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NORD STREAM

International unit to probe pipeline blasts: Germany

Germany will form a joint investigation unit with Denmark and Sweden to probe the apparent "sabotage" against the underwater Nord Stream pipelines from Russia, Interior Minister Nancy Faeser said Saturday.

Nord Stream gas leak in the Baltic Sea
One of the Nord Stream gas leaks in the Baltic Sea photographed from Coast Guard aircraft on September 22nd 2022. Germany is policing the North and Baltic Seas after explosions at the pipelines. Photo: Swedish Coast Guard

German Chancellor Olaf Scholz had said Friday that Berlin would “support the joint investigation” of the incident with Denmark and Sweden, in a video call with counterparts from both countries.

Faeser told the weekly Bild am Sonntag newspaper that she had agreed with her fellow interior ministers that the work would be conducted by a “joint investigation team under EU law” with staff from the three countries.

“All indications point to an act of sabotage against the Nord Stream pipelines,” she was quoted as saying.

She added the team would bring in expertise from “the navy, police and intelligence services”.

READ ALSO: Sweden and Denmark say Nord Stream blasts equal to ‘several hundred kilos of TNT’

Authorities are practicising “increased vigilance” to protect Germany’s energy infrastructure but said there were “no concrete threat indications for German sites — as of now”.

Faeser had told the daily Sueddeutsche Zeitung on Friday that German police were patrolling the North and Baltic Seas with “all available forces” following the explosions, in cooperation with neighbouring countries.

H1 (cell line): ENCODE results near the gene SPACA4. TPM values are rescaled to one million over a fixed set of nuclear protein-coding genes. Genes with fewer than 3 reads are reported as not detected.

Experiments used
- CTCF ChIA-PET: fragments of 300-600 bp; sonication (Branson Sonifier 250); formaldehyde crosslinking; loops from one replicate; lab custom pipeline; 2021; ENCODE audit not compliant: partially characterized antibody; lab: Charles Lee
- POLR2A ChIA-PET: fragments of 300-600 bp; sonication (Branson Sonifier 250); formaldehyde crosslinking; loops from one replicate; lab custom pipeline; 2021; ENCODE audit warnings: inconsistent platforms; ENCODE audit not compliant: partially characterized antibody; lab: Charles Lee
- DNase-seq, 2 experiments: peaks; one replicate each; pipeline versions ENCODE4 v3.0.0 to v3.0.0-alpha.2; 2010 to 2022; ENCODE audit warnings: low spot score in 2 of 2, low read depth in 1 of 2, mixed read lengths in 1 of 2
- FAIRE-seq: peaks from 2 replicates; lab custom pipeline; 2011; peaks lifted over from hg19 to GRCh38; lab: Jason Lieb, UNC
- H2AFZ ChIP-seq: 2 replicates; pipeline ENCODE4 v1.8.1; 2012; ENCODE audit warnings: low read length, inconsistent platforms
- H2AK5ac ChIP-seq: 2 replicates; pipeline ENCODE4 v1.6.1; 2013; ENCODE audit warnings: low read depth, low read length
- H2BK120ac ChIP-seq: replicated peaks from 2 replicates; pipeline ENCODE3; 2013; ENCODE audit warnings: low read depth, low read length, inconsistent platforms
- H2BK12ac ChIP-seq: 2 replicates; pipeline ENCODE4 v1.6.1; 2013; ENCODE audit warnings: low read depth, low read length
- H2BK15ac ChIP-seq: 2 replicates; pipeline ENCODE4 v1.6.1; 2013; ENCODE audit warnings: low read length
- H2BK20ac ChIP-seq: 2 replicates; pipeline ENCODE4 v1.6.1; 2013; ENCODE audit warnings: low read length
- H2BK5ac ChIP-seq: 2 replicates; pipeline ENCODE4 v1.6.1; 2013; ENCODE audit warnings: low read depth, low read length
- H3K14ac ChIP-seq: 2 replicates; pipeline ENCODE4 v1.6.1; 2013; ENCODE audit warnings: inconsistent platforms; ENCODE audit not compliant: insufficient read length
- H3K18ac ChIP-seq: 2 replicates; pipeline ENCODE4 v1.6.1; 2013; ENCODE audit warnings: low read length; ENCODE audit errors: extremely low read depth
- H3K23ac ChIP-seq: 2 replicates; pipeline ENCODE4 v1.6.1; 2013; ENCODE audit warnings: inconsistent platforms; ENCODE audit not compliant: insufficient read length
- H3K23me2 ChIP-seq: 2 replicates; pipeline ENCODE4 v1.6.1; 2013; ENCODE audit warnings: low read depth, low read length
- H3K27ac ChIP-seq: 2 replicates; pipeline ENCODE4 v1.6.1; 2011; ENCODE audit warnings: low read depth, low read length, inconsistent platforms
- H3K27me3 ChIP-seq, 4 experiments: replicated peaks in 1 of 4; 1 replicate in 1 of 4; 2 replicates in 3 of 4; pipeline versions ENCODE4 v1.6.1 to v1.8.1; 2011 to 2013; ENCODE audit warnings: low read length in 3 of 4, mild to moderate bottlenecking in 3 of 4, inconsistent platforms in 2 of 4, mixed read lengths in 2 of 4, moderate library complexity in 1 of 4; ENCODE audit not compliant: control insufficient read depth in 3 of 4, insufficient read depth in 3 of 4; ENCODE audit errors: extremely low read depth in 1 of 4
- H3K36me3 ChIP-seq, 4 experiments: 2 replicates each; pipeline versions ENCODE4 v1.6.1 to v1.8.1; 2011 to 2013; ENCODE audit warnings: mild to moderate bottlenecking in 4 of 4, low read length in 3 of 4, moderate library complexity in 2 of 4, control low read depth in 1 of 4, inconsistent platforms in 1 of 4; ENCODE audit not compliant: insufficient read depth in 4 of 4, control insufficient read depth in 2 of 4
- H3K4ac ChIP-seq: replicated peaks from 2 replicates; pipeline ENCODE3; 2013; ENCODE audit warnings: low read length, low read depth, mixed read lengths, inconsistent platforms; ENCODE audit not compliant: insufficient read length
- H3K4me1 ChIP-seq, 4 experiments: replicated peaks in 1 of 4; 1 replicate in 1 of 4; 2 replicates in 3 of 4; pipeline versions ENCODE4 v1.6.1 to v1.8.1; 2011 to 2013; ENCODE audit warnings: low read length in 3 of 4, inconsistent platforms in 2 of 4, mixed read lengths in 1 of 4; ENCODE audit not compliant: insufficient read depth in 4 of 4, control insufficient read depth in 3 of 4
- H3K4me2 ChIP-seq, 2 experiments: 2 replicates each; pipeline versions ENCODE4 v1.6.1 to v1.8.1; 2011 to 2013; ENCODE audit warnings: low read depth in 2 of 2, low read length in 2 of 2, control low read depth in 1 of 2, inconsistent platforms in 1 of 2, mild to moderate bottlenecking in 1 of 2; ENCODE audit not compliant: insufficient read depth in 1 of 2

The Nord Stream pipelines, where flows have been halted since the end of August, were key arteries for the delivery of natural gas directly from Russia to Germany.

The source of the explosions has remained a mystery, however, with both Moscow and Washington denying responsibility.

Norway, which has become Europe’s biggest supplier of natural gas, said earlier Friday it had accepted military contributions from France, Germany and Britain to secure its oil and gas sector.

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ENERGY

Sweden’s energy usage continues to drop

Sweden's energy usage is still decreasing, if anything at slightly faster rate, according to new preliminary figures from the Energy Authority.

Sweden's energy usage continues to drop

In November energy usage went down by eight procent on average across the country. In October, this figure was 7.6 percent, according to earlier figures from the Swedish National Grid.

As previously, southern Sweden saw the largest drop. In energy zone 4 (the southernmost zone), energy usage went down 12 percent. In energy zone 3 usage went down 10 percent. In the north of the country however, usage increased compared to November last year – going up by one and four percent in energy zones 1 and 2, respectively.

These figures are preliminary, and it’s difficult to say exactly what the drop in usage is caused by, the Energy Authority says.

“It’s fair to assume that the high prices – and also the media attention around them – has contributed to lower usage,” it wrote in a newsletter titled “The Current Situation on the Energy Market”.

The weather has also had an effect. November was warmer this year compared to last year. More electric cars and energy-heavy investments in Norrland, such as the Northvolt battery factory, are likely factors behind the increase in usage in the northernmost energy zone.

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